The association between obstructive sleep apnea, insufficient sleep, and cognitive performance was further explored in a new research that examined data from five population-based studies.
Greater sleep consolidation and preventing obstructive sleep apnea, in which breathing is interrupted while sleeping, were connected to greater cognitive function in the subjects, according to the data.
On the other hand, less sleep was associated with concerns like poor focus and other cognitive problems.
According to a study published in JAMA Network Open, sleep consolidation and the absence of obstructive sleep apnea may be crucial for enhancing cognition with ageing in persons without dementia.
Data from five population-based studies conducted across the United States with at least five years of follow-up were examined by researchers. Studies included cognitive tests and nightly sleep studies. They examined the information from March 2020 to June 2023.
The researchers examined sleep studies that focused on sleep apnea and sleep consolidation and their relationships to dementia risk as well as associated cognitive and brain function.
5,945 persons without a history of stroke or dementia participated in the study.
The results showed that longer sleep duration was linked to better attention and processing speed, while better sleep consolidation and the absence of obstructive sleep apnea were related with worse cognitive function.
Sleep that is uninterrupted by nighttime awakenings and is continuous is referred to as consolidated sleep. The hallmark of obstructive sleep apnea is episodes of airway collapse, which can lower oxygen levels and lead to fragmented, unrestorative sleep.
What can we learn from this sleep study?
Over the course of the 5-year follow-up, the researchers discovered that stronger sleep consolidation and the lack of sleep apnea were related to better cognition.
The researchers hypothesised that these results demonstrated the necessity for additional study on the effect of therapies in enhancing consolidated sleep to preserve cognitive function.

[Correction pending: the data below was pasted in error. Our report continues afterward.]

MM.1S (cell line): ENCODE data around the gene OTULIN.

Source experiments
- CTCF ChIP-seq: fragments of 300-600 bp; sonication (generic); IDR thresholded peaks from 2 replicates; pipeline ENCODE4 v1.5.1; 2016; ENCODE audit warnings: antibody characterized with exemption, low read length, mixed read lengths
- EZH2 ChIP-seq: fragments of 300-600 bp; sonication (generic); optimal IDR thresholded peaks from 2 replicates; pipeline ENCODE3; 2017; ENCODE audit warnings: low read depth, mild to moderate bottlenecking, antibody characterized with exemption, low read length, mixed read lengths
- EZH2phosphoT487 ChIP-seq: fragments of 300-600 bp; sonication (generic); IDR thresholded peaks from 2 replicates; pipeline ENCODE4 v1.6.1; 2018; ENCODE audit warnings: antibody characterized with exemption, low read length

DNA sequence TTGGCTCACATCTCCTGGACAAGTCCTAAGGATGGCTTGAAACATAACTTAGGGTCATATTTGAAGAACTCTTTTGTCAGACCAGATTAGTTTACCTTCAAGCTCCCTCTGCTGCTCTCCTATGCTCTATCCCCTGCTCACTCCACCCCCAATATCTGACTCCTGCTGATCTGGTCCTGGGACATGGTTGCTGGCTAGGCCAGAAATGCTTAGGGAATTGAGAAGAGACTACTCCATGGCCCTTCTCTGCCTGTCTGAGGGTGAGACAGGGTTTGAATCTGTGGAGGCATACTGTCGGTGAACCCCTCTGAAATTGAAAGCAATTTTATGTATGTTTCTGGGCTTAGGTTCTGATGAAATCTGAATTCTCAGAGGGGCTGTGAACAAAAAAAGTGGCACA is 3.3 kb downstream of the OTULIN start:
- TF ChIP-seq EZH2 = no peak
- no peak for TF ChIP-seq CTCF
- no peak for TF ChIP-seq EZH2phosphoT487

“Some aspects [of this study] were predictable and further reinforced concepts related to the association between sleep and cognition over time,” said Dr. Vernon Williams, a sports neurologist, pain management expert, and founding director of the Centre for Sports Neurology and Pain Medicine at Cedars-Sinai Kerlan-Jobe Institute in Los Angeles who was not involved in the research.
The lack of a correlation between cognitive deterioration and particular sleep stages was an intriguing and less expected finding in this study. A decrease in slow-wave, deep sleep would have been expected to be more harmful than other stages, however this was not the case. Though there are a lot of plausible answers, that is a fascinating discovery, said Dr. Vernon Williams.
Dr. Williams continued, “This study [further] helps by demonstrating effects across multiple participant groups and by demonstrating that overall sleep efficiency, as well as the presence of obstructive sleep apnea, significantly affect cognition over time, whether or not a prior diagnosis exists.”
Obstructive sleep apnea: What is it?
Breathing pauses during sleep are a common symptom of obstructive sleep apnea. According to the National Heart, Lung, and Blood Institute, it restarts frequently while you sleep.
According to medical professionals, between 9 and 17% of women and between 25 and 30% of males are believed to suffer from obstructive sleep apnea. Age increases prevalence.
The most prevalent kind of sleep apnea is caused by a collapse or restriction of the upper airway, which prevents airflow. When this occurs, the person briefly stops breathing before restarting it while they are sleeping, and they normally are not aware of it.
It may result in restless sleep, difficulty focusing, and issues with memory and decision-making.
The American Lung Association lists the following as symptoms of sleep apnea:
- daytime slumber
- breathing breaks
- memory and attention issues
- Moodiness and annoyance
- frequent nighttime awakenings for urination
- daily headaches
- mouth arid.
It is connected to other medical issues as well. Obstructive sleep apnea may increase the risk of high blood pressure, diabetes, heart disease, and stroke, according to research.
How to lessen the symptoms of sleep apnea
A functional medicine physician and health and wellness coach named Dr. Laura DeCesaris, who was not involved in the study, stated that lifestyle modifications like decreasing weight, quitting smoking, and abstaining from alcohol can lessen obstructive sleep apnea.
She also provided the following advice for enhancing sleep:
- Managing stress more skillfully and paying attention to where the body stores stress can help prevent forward head carriage and other breathing problems. Many people hold tension in their necks and shoulders.
- monitoring your sleeping position, as side sleeping can occasionally aid with symptoms
- Since chronic inflammation in the gut and nasal passages frequently makes it difficult to breathe through the nose, changing the diet and, when possible, switching to a more anti-inflammatory diet may be helpful.
- exercising consistently
- Especially in a dry area, remember to stay hydrated and consider installing a humidifier in your bedroom.
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